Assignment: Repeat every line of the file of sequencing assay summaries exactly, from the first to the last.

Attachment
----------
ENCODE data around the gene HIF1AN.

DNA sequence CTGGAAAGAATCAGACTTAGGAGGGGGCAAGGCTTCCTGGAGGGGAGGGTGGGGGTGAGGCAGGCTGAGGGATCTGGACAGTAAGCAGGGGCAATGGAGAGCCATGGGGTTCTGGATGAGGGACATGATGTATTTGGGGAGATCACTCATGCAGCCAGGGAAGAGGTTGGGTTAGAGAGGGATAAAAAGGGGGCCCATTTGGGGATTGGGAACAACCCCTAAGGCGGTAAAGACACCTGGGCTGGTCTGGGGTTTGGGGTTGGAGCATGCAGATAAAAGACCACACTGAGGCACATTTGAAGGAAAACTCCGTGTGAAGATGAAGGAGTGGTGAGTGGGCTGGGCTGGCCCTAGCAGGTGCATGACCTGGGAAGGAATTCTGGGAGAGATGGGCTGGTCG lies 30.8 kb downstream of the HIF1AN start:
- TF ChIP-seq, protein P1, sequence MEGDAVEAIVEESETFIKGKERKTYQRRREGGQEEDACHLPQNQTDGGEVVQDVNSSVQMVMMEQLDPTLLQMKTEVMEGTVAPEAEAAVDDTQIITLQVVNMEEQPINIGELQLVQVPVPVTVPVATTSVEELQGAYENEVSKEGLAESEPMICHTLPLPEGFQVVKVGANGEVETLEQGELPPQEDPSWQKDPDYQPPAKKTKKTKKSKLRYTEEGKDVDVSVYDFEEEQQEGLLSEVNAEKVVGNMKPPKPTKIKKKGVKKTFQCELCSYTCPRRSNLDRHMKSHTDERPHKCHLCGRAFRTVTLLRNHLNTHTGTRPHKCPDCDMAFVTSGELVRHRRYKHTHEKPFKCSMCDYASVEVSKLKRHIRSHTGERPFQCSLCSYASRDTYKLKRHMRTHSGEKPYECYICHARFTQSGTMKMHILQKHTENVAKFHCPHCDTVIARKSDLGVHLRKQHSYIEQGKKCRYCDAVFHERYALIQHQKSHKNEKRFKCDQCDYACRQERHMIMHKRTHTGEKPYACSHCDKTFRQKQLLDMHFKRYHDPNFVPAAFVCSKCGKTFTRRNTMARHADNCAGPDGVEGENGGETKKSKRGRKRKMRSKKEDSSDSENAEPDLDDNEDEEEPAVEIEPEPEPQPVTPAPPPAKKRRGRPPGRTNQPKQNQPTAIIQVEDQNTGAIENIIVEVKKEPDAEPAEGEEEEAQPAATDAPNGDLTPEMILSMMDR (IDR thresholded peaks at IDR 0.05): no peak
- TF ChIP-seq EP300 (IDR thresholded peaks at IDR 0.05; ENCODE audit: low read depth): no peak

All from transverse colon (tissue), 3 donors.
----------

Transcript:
ENCODE data around the gene HIF1AN.

DNA sequence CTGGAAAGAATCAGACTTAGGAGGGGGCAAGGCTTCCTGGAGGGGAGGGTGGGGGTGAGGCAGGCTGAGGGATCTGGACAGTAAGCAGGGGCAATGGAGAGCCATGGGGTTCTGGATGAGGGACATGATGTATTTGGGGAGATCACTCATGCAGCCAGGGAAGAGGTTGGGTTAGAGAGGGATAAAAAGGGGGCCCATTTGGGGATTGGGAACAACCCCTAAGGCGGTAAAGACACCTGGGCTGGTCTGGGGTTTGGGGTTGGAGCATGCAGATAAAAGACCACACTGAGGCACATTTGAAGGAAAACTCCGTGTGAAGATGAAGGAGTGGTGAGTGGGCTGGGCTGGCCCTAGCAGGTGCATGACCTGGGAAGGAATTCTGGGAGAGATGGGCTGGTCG lies 30.8 kb downstream of the HIF1AN start:
- TF ChIP-seq, protein P1, sequence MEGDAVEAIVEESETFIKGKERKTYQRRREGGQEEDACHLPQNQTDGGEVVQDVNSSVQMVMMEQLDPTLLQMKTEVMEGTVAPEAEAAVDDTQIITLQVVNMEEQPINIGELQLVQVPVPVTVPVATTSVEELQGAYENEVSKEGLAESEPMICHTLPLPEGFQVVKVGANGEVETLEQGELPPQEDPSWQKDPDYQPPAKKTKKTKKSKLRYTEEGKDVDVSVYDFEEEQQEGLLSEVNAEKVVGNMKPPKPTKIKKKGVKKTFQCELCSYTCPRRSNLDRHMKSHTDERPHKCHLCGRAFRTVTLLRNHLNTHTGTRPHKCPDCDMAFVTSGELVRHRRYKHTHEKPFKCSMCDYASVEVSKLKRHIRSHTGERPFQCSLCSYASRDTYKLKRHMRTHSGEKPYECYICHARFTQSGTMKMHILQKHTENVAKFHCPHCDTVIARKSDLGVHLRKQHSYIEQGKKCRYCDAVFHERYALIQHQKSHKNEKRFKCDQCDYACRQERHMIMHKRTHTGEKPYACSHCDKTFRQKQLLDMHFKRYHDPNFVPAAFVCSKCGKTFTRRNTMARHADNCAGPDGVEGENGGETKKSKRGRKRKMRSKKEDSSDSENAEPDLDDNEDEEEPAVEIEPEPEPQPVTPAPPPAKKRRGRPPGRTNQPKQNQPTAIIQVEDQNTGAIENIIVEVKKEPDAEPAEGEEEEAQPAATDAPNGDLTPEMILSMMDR (IDR thresholded peaks at IDR 0.05): no peak
- TF ChIP-seq EP300 (IDR thresholded peaks at IDR 0.05; ENCODE audit: low read depth): no peak

All from transverse colon (tissue), 3 donors.